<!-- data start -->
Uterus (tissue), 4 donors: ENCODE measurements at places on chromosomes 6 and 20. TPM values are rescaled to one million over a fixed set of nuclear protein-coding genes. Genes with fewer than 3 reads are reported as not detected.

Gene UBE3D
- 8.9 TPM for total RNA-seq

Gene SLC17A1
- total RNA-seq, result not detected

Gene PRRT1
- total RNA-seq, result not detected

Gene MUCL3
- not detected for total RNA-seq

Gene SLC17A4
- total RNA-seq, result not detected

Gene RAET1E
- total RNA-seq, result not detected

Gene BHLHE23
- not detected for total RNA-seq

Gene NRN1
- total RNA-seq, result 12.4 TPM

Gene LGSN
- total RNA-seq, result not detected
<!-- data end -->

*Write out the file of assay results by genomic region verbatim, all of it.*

Uterus (tissue), 4 donors: ENCODE measurements at places on chromosomes 6 and 20. TPM values are rescaled to one million over a fixed set of nuclear protein-coding genes. Genes with fewer than 3 reads are reported as not detected.

Gene UBE3D
- 8.9 TPM for total RNA-seq

Gene SLC17A1
- total RNA-seq, result not detected

Gene PRRT1
- total RNA-seq, result not detected

Gene MUCL3
- not detected for total RNA-seq

Gene SLC17A4
- total RNA-seq, result not detected

Gene RAET1E
- total RNA-seq, result not detected

Gene BHLHE23
- not detected for total RNA-seq

Gene NRN1
- total RNA-seq, result 12.4 TPM

Gene LGSN
- total RNA-seq, result not detected